Today, we honor Oscar A. Romero, Archbishop of San Salvador, in El Salvador, who was assassinated on March 24, 1980 while celebrating Mass in a small chapel in a cancer hospital where he lived. He preached a prophetic gospel, denouncing the injustice in his country while supporting the development of popular and mass organizations. He became the voice of the Salvadoran people when all other channels of expression had been crushed. March 24 has been recognized as the feast day of Oscar Romero in the Episcopal Church and the Anglican Communion. In February, Pope Francis recognized the holy martyrdom of St. Oscar Romero of El Salvador.
Read More: Sainthood of Oscar Romero
Collect for Today: Almighty God, you called your servant Oscar Romero to be a voice for the voiceless poor, and to give his life as a seed of freedom and a sign of hope: Grant that, inspired by his sacrifice and the example of the martyrs of El Salvador, we may without fear or favor witness to your Word who abides, your Word who is Life, even Jesus Christ our Lord, to whom, with you and the Holy Spirit, be praise and glory now and for ever. Amen.
Opportunities to Serve: Today, there are several ways in which you can be active in supporting and lifting the voices of those who are poor and oppressed:
1) At St. Thomas: Donate one hour of time to the Food Pantry. Come on Thursdays from 8:00-9:00 a.m. to stock shelves, prepare hospitality, and set up our “Parish Hall Grocery” along with client volunteers. Shop with clients from 10-12. Make a pot of soup or bring in some sandwiches at noon to nourish our volunteers from community and parish as we break bread together after pantry closes. Listen to the stories of our clients, and work side by side to alleviate food insecurity in Richmond’s Northside.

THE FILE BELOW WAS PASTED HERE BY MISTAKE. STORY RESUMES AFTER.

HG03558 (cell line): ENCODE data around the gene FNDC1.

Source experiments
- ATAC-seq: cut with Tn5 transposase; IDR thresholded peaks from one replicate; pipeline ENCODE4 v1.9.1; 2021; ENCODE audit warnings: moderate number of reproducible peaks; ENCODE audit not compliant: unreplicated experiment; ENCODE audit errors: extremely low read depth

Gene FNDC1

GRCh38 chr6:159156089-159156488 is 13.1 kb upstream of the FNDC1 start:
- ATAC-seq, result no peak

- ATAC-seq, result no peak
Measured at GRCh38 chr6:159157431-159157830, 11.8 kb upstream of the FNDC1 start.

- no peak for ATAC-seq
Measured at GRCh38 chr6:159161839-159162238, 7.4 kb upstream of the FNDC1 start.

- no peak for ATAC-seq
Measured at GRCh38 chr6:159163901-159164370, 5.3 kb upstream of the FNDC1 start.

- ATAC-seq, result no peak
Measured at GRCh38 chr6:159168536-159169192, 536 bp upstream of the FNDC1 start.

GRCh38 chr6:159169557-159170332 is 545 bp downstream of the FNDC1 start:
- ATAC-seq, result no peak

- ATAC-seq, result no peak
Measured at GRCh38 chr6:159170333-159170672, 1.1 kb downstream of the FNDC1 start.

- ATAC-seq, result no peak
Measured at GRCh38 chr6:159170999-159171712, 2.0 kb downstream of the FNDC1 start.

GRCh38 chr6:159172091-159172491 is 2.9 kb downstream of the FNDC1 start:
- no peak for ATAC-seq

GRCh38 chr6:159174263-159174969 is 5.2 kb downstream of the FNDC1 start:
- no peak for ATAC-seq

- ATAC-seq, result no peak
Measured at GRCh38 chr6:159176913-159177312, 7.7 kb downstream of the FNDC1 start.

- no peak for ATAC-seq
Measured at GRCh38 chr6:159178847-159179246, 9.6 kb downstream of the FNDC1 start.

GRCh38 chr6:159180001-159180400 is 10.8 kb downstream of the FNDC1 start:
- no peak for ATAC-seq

2) Wherever You Are: Visit your local food bank, food pantry, or free clinic. Ask a staff member what their clients need and what the gaps are in groceries, hygiene supplies, or other needs. Listen to the needs, and pray for how you might respond: donations, organizing a “supply drive” or offering volunteer support. Poverty remains invisible, unless we choose to open our eyes. Step in with your eyes and heart open to seeing the strengths and the needs of those who experience poverty and oppression in your community.